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First sightings of whales

First sightings of whales

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Byron Trails Whale TailIt’s that time of year again when the humpback whales take their long migration journey (up to 10,000km in fact!) from the Antarctic seas to the subtropical waters and back again. Their journey north seemed to start late this year, and perhaps it did. The timing of the humpback migration can vary from year to year depending on a whole variety of factors, including water temperature.

One big nomadic breeding cycle

During the southern summers humpback whales spend their time in the Antarctic waters feeding on krill. As the weather cools they begin their migration north for winter.

One of the reasons for the journey to warmer tropical waters is to mate. After the mating season, newly pregnant females return to Antarctica to spend another summer feeding and building up reserves to make the long journey north again to birth. Little newborn humpback calves have very little body fat and wouldn’t survive in the icy waters of the Antarctic, so pregnant females travel to the warmer tropical waters for birthing.

It would seem then that every second year a female is either mating or birthing. Pregnancy lasts 11-12 months, as does nursing so a mature female humpback can birth a calf every 2 years.

Mothers nurse their calves for up to a year, which includes the first journey north after the calf’s birth. Mums and bubs stay close to each other during the first year of life, keeping eyeball to eyeball contact and touching fins often. By the time the humpbacks have reached their warmer mating and birthing grounds, the calf is almost a year and ready to become independent. They will most likely stay close to their mothers until they make their second trip south to Antarctica however.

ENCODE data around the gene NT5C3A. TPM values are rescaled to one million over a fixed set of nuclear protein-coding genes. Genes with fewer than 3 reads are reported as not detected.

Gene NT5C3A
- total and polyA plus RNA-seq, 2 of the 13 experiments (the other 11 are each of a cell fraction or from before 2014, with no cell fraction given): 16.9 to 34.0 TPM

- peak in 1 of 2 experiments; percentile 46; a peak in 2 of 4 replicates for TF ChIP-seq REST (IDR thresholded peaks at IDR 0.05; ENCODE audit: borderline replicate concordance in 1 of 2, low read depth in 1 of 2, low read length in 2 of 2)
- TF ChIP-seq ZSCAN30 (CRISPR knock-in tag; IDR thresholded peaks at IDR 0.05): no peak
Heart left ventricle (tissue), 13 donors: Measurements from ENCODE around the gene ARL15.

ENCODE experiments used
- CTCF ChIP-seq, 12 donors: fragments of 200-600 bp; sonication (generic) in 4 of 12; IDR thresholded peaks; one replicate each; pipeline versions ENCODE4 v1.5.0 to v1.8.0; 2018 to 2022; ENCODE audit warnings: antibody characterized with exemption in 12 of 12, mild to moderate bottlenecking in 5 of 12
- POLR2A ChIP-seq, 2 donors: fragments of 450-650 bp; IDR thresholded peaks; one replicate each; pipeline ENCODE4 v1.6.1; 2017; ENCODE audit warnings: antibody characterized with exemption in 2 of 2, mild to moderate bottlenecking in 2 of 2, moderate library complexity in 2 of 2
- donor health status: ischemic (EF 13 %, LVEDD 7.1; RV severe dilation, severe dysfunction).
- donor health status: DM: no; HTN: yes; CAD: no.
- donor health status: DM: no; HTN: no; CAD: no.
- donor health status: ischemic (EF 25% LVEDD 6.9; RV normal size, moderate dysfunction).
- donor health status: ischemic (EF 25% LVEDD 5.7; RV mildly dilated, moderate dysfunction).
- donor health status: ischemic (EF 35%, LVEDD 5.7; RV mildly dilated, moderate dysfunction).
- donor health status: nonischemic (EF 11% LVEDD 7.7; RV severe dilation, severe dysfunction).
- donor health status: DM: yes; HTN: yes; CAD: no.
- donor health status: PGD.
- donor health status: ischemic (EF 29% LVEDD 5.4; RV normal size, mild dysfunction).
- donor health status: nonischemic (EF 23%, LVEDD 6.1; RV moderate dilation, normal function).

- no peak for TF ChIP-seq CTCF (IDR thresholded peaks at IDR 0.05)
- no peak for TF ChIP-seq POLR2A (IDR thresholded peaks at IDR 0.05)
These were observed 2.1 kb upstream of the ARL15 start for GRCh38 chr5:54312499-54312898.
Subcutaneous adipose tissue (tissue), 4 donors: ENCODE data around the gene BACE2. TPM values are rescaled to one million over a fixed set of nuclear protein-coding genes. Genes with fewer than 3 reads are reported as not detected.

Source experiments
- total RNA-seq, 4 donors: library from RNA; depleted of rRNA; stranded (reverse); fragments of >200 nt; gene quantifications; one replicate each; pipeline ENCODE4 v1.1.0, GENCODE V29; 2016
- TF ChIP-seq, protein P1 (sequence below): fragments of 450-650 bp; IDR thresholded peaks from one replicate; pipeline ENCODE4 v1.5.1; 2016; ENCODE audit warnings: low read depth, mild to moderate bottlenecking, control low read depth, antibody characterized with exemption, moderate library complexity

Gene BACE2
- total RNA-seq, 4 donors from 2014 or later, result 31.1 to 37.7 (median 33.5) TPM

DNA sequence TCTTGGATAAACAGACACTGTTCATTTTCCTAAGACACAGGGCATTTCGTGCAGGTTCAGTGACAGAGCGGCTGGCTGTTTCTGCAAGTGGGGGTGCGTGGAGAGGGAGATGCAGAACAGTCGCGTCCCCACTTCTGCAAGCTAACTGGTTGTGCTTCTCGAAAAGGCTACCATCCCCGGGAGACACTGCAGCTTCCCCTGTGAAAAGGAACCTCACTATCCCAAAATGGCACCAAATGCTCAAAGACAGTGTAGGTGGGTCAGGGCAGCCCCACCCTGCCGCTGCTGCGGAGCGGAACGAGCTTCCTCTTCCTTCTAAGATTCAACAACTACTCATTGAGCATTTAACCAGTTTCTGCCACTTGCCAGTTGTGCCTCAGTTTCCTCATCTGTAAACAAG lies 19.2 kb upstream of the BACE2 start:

It takes much longer than a year for the calf to reach full adulthood though. They’re considered immature until about 5 years old and they keep growing until they’re 10 years old. They can live for 45 – 50 years, which means if they do the migration each year they could potentially travel 500,000km in their lifetime!

Did you know that humpbacks have a traveling formation?

The nomadic migration is not merely random. It has an order to it.

The first humpbacks to head north towards the warmer winter grounds are mums with their young calves. They’re followed about 2 weeks later by the immature males and females and mature males set off later again. Pregnant females tail the pack and are the last to leave the feeding ground. On the return journey south back to the Antarctic feeding grounds the humpbacks travel in the same order.

Many groups of humpback whales travel north from the Antarctic to various warmer waters in the southern hemisphere. Some groups diverge and take different routes. For those that diverge further south of the east coast of Australia, Cape Byron is the point where then converge again, making it one of the best spots in Australia to sight whales.

Some viewing spots

There are a few ideal spots to whale watch from land in and around Byron Bay.

  • Cape Byron Lighthouse
  • Broken Head viewing platform
  • Pat Morton Lookout area at Lennox Head
  • Ballina Head Lookout
  • Norries Head at Cabarita Beach
  • Fingal Head

The Wild About Whales website shows a map of the latest whale sightings along the NSW coast. They also have a smartphone app that allows you to find the top whale watching spots in NSW and record your own whale sightings.

 


Featured photo credit: Jodie Lowe via Instragram

 

For details on the best walks and viewing places on the Byron, Tweed and Ballina coast order the Byron Trails guidebook.

 

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